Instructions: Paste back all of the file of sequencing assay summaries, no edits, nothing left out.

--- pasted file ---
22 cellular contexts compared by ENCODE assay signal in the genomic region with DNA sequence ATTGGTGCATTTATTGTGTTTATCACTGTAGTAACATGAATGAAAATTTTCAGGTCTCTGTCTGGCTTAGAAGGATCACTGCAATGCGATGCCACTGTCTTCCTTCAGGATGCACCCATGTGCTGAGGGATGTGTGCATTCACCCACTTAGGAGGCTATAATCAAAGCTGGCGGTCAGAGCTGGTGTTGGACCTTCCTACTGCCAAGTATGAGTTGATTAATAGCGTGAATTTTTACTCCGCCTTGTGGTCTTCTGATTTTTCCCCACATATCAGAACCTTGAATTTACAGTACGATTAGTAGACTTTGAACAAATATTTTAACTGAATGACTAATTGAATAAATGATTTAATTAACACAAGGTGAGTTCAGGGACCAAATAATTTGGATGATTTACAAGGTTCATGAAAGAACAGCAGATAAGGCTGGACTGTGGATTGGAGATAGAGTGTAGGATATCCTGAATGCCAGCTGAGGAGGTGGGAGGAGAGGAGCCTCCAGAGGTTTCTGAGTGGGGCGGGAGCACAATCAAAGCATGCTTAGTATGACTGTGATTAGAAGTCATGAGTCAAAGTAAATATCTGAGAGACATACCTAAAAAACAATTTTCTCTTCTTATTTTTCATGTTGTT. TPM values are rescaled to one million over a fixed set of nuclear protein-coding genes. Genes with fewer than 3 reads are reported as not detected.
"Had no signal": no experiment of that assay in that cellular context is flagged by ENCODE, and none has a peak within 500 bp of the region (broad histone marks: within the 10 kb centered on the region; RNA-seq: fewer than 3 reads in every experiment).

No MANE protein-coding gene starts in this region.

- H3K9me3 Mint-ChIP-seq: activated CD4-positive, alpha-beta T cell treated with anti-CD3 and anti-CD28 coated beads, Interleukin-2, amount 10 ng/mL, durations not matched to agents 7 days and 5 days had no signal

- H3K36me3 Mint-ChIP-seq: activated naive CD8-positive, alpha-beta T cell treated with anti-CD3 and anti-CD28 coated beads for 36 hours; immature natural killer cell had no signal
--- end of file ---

22 cellular contexts compared by ENCODE assay signal in the genomic region with DNA sequence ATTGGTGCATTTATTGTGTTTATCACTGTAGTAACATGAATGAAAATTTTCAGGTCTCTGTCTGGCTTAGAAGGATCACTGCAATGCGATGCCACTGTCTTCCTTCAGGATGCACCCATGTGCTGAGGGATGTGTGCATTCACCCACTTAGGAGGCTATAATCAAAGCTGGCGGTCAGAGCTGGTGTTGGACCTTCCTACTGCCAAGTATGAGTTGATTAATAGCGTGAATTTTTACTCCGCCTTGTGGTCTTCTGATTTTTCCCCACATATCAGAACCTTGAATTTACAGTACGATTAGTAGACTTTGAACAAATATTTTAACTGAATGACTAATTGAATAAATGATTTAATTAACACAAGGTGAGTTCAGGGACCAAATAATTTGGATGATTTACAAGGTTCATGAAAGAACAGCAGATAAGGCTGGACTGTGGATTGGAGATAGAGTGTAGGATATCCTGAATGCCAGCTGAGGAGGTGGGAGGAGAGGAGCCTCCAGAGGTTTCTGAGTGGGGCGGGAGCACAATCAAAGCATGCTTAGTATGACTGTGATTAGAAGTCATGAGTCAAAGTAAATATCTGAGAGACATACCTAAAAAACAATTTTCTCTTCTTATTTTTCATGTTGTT. TPM values are rescaled to one million over a fixed set of nuclear protein-coding genes. Genes with fewer than 3 reads are reported as not detected.
"Had no signal": no experiment of that assay in that cellular context is flagged by ENCODE, and none has a peak within 500 bp of the region (broad histone marks: within the 10 kb centered on the region; RNA-seq: fewer than 3 reads in every experiment).

No MANE protein-coding gene starts in this region.

- H3K9me3 Mint-ChIP-seq: activated CD4-positive, alpha-beta T cell treated with anti-CD3 and anti-CD28 coated beads, Interleukin-2, amount 10 ng/mL, durations not matched to agents 7 days and 5 days had no signal

- H3K36me3 Mint-ChIP-seq: activated naive CD8-positive, alpha-beta T cell treated with anti-CD3 and anti-CD28 coated beads for 36 hours; immature natural killer cell had no signal